Bunt ends Verlander’s perfect game, Tigers drop fifth straight
Seattle — It’s nights like this when you wonder if the Tigers will ever win again.
Justin Verlander was perfect. He blew through the first 16 Seattle Mariners he faced Wednesday night. He struck out 10 of those hitters in 5 1/3 innings and the Tigers were cruising, 4-0.
And then Jarrod Dyson dropped a bunt.
A perfect bunt. The perfect game and the no-hitter were gone and shortly thereafter, so was Verlander. He wouldn’t survive the inning and the Tigers wouldn’t survive the night. The Mariners scored seven uninterrupted runs, three in the sixth and four in the seventh, sending the Tigers to their season-high fifth straight loss, 7-5.
“It sucks, there’s no sugarcoating it,” Verlander said. “You feel like everything was rolling. We’re in a tough stretch of games and you feel we have control of this one. Then a couple of fluky things happen and the next thing you know we’re losing.
“There is no nice way to put it. You can’t say it’s an easy loss to handle; it’s not. But this is baseball and we have another game tomorrow. Can’t dwell on it.”
Verlander did not have an issue with Dyson bunting to break up the perfect game.
“It’s part of his game,” he said. “I don’t think it was quite too late to be in a situation to bunt, especially with it being a major part of what he does. I really didn’t have an issue with it. It’s not that I got upset about it.”
Dyson, though, seemed to think it rattled Verlander.
“I’d say I did my job,” he said. “I think he was kind of upset about it, but at the same time I have to play my game. I’m not going to let him dictate what I’m going to do. I’m going to go out there and continue to play my game.
“He was locked in the whole game. We just tried to make him uncomfortable a little bit.”
What made Verlander uncomfortable was having to work out of the stretch for the first time.
“Being my first time out of the stretch, I lost some rhythm to (Mike Zunino) and I walked him,” Verlander said.
He got a little unlucky when Jean Segura’s pop-up behind third base was overrun by shortstop Jose Iglesias.
“I saw the whole thing happen,” Verlander said. “The ball really came back late and Iggy overran it. It was a tough wind.”
With the bases loaded — and Verlander back pitching from a wind-up — Ben Gamel singled in one run. After Verlander fanned Robinson Cano for the second out, longtime Tigers’ nemesis Nelson Cruz rapped a two-run double.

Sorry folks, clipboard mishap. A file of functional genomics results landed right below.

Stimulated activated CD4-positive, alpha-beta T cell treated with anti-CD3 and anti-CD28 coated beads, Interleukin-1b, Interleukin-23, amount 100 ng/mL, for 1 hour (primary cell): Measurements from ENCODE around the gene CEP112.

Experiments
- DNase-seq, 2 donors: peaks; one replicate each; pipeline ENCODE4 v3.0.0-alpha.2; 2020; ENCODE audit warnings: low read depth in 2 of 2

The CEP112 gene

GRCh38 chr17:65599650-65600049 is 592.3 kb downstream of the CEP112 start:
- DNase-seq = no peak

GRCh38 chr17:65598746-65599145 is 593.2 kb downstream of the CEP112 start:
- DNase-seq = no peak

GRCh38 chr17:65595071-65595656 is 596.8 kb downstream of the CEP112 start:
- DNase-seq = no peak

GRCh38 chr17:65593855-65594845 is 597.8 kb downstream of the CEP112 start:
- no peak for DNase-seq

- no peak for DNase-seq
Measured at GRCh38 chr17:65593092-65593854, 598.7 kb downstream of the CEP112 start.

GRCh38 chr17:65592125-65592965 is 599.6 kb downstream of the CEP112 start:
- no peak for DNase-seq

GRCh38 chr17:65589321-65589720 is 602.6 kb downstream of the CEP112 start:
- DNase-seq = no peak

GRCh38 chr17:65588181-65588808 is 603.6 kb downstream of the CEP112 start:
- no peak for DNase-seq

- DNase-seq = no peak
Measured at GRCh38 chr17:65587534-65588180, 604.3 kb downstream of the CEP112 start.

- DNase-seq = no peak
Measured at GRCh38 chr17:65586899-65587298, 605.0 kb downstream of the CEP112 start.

“It all came down to executing a better pitch to Cruz,” Verlander said.
Verlander, at 110 pitches, gave way to Shane Greene, who got the final out of the inning.
The Mariners cranked it up again in the seventh. Mitch Haniger jumped a 95-mph fastball from Greene and deposited it in the left-field seats to tie the score.
Then, with two outs, Greene walked Segura, gave up a single to Gamel and a two-run double to Cano. Cruz knocked in the fourth run with a single off Alex Wilson.
Just like that, the Tigers have lost 10 of 13 and are seven games under .500. Startling.
“It’s not an easy pill to swallow,” Verlander said. “I will take my chances being up 4-0 nine times out of 10. It’s just one of those things. Those guys are rolling and we’re not. Once the ball gets rolling downhill, it’s kind of hard to stop.
“Somebody’s got to stop it. I was hoping it would be me today.”
Verlander made a couple of mechanical adjustments since his last outing, the most prominent one being with his shoulders in his delivery.
“He made a little adjustment after looking at some video,” manager Brad Ausmus said. “His shoulders were a little uphill and he kind of flattened them out, and I think that made a huge difference in both the life on his fastball and the break on his curve ball.
“What you saw tonight directly correlates to him making that adjustment.”
Verlander said he felt the difference within the first five pitches. He struck out the first batter he faced, Segura, with three straight fastballs. He struck out the second hitter Gamel with a 97-mph fastball. As he got into the second inning, he began to pinpoint his slider and curveball.
Especially the curveball. He got Kyle Seager and Danny Valencia to stare at it for called third strikes.
And from there the outs, and punch-outs, kept coming. He finished with a season-high 11 strikeouts.
“It’s the best I felt in a long time and I am optimistic about it,” he said. “I am kicking myself in the butt wishing I found these adjustments earlier. But it’s a fickle game. You can’t look back, you can only look forward.
“I am excited about the way I felt tonight. It’s what I’ve been searching for and feeling for the whole time.”
Verlander has not won a start since May 20. The Tigers are 2-4 in his last six.
A James McCann home run (his first since May 9) and three RBIs by Justin Upton staked Verlander to the 4-0 lead. Ian Kinsler hit his seventh home run with two outs in the ninth.
“We're playing like crap, overall,” Ausmus said. “We're losing games. There's not much to say. We've got to snap out of it somehow. I don't know if it's the chicken or the egg, but something's got to happen to turn the tide and we've got to do it pretty quick.”